Preschoolers in NYC, LA show gains in weight loss

January 23, 2013

New evidence from the Centers for Disease Control and Prevention shows that prevalence of obesity has leveled and even declined among low-income, preschool-aged children in New York City (NYC) and Los Angeles (LA) County, California, although other US regions are still experiencing increases.

New evidence from the Centers for Disease Control and Prevention (CDC) shows that prevalence of obesity has leveled and even declined among low-income, preschool-aged children in New York City (NYC) and Los Angeles (LA) County, California, although other US regions are still experiencing increases.

The CDC report compared obesity prevalence among children aged 3 and 4 years who were enrolled in the Special Supplemental Nutrition Program for Women, Infants, and Children (WIC) in both cities from 2003 to 2011. In NYC, obesity prevalence decreased from 18.9% for children aged 3 years and 19.9% for children aged 4 years in 2003 to 14.5% and 16.9%, respectively, in 2011. In LA County, prevalence increased from 16.3% for children aged 3 years and 17.2% for children aged 4 years in 2003 to 21.0% and 22.1%, respectively, in 2008 before decreasing from 21.0% and 22.4%, respectively, in 2009 to 20.5% and 20.3%, respectively, in 2011.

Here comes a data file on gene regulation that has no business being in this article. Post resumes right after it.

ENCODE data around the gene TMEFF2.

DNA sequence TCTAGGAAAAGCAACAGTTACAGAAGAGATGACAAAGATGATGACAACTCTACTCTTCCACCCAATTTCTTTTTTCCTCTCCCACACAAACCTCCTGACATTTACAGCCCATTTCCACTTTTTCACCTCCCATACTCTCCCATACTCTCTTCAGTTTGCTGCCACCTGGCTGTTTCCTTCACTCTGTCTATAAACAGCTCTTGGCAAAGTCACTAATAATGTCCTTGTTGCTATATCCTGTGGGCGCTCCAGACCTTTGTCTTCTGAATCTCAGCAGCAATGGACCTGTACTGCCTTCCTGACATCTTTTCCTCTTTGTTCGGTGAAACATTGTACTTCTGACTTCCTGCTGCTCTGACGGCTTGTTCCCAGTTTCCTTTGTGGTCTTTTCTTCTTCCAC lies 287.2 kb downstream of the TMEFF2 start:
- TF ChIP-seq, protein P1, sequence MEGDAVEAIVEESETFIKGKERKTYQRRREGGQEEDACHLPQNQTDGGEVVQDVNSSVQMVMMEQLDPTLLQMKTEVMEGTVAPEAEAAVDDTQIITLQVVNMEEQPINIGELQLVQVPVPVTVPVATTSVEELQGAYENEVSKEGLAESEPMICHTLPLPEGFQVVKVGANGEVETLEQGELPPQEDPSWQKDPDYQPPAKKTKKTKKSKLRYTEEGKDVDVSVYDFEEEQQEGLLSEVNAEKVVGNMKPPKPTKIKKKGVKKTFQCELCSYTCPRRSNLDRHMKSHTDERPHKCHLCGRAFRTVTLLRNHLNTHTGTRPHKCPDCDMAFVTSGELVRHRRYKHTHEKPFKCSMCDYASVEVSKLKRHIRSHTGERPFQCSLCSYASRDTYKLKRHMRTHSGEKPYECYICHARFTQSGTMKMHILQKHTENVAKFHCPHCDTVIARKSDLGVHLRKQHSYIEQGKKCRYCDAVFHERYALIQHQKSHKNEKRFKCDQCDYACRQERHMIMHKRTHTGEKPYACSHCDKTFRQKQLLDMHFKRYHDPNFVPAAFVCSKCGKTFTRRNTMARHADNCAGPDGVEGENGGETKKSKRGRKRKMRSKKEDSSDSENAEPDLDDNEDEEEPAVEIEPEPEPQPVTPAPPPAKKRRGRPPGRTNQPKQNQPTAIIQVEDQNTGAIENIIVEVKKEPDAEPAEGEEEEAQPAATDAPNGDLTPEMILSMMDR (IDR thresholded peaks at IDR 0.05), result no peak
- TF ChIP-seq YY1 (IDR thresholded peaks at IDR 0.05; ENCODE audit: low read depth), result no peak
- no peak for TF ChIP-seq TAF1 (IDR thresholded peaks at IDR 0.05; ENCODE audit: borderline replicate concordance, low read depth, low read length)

From 2003 to 2011, prevalence of obesity decreased among blacks, whites, and Hispanics but increased among Asian children. Hispanic children enrolled in WIC showed the greatest prevalence for all years in both city areas.

New York City and Los Angeles County were selected for the study because they have the largest populations of WIC participants and feature different climates, unique policy environments, and readily available anthropomorphic data for children in this age group. Both height and weight of WIC participants are measured every 6 months according to WIC standard protocols or at physicians’ offices within 60 days of WIC certification. The data are entered into statewide information systems.

Researchers note that the differences in prevalence corroborate with recently noted geographic variations in the epidemiology of childhood obesity in the United States. Their study supports the need for investigation into the roles of demographics and environments in obesity prevalence and the effects of prevention policies targeted at specific populations of children.

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